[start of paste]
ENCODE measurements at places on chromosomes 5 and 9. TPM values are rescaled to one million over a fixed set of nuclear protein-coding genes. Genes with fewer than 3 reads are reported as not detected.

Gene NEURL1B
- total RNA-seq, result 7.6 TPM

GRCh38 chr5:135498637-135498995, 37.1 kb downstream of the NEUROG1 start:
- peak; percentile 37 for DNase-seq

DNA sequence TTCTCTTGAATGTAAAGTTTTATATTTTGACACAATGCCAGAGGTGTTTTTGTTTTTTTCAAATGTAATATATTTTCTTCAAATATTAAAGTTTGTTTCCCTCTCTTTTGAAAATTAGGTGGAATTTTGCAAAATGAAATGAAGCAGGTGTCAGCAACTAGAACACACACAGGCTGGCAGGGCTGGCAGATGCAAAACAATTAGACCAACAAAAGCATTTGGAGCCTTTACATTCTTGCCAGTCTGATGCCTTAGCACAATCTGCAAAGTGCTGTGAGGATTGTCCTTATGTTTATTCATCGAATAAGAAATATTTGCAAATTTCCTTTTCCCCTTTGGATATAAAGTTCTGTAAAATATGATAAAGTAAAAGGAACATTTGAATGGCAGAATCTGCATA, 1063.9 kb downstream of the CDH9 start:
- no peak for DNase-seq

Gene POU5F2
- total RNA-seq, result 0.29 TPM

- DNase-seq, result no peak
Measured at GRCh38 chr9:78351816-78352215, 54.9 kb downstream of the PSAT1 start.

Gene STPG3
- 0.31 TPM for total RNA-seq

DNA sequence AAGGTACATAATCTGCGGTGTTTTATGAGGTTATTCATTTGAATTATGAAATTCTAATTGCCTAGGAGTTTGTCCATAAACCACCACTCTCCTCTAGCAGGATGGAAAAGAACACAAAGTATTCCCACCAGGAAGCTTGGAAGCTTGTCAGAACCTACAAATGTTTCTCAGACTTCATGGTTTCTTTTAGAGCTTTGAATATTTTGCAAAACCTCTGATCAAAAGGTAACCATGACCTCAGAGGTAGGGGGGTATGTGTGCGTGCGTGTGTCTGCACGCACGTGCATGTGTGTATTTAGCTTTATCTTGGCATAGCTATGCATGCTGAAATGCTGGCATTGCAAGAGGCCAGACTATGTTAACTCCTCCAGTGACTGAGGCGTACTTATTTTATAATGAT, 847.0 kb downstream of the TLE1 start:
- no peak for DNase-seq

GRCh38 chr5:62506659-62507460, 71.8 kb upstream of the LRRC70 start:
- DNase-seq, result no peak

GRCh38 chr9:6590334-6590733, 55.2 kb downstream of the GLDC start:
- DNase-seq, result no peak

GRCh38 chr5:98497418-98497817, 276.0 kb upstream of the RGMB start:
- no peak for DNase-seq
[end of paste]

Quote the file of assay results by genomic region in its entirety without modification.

ENCODE measurements at places on chromosomes 5 and 9. TPM values are rescaled to one million over a fixed set of nuclear protein-coding genes. Genes with fewer than 3 reads are reported as not detected.

Gene NEURL1B
- total RNA-seq, result 7.6 TPM

GRCh38 chr5:135498637-135498995, 37.1 kb downstream of the NEUROG1 start:
- peak; percentile 37 for DNase-seq

DNA sequence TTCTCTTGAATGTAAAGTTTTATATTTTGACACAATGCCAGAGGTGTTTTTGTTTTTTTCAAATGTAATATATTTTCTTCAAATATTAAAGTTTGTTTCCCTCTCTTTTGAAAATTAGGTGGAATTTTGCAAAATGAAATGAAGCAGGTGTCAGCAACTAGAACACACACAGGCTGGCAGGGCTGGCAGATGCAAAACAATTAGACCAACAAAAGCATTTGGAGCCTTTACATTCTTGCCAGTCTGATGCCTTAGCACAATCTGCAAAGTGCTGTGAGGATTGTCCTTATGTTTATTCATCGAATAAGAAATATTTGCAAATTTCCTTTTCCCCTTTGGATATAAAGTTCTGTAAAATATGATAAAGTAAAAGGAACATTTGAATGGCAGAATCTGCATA, 1063.9 kb downstream of the CDH9 start:
- no peak for DNase-seq

Gene POU5F2
- total RNA-seq, result 0.29 TPM

- DNase-seq, result no peak
Measured at GRCh38 chr9:78351816-78352215, 54.9 kb downstream of the PSAT1 start.

Gene STPG3
- 0.31 TPM for total RNA-seq

DNA sequence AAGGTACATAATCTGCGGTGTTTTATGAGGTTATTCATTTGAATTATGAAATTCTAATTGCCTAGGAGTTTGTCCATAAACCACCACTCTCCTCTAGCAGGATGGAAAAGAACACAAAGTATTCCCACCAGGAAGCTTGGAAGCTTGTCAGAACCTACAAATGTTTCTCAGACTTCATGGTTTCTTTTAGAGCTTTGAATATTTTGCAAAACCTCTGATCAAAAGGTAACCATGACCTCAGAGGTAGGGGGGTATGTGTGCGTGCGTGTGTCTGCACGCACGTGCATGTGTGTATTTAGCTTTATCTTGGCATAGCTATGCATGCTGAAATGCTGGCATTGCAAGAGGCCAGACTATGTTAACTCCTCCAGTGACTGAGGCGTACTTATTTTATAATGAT, 847.0 kb downstream of the TLE1 start:
- no peak for DNase-seq

GRCh38 chr5:62506659-62507460, 71.8 kb upstream of the LRRC70 start:
- DNase-seq, result no peak

GRCh38 chr9:6590334-6590733, 55.2 kb downstream of the GLDC start:
- DNase-seq, result no peak

GRCh38 chr5:98497418-98497817, 276.0 kb upstream of the RGMB start:
- no peak for DNase-seq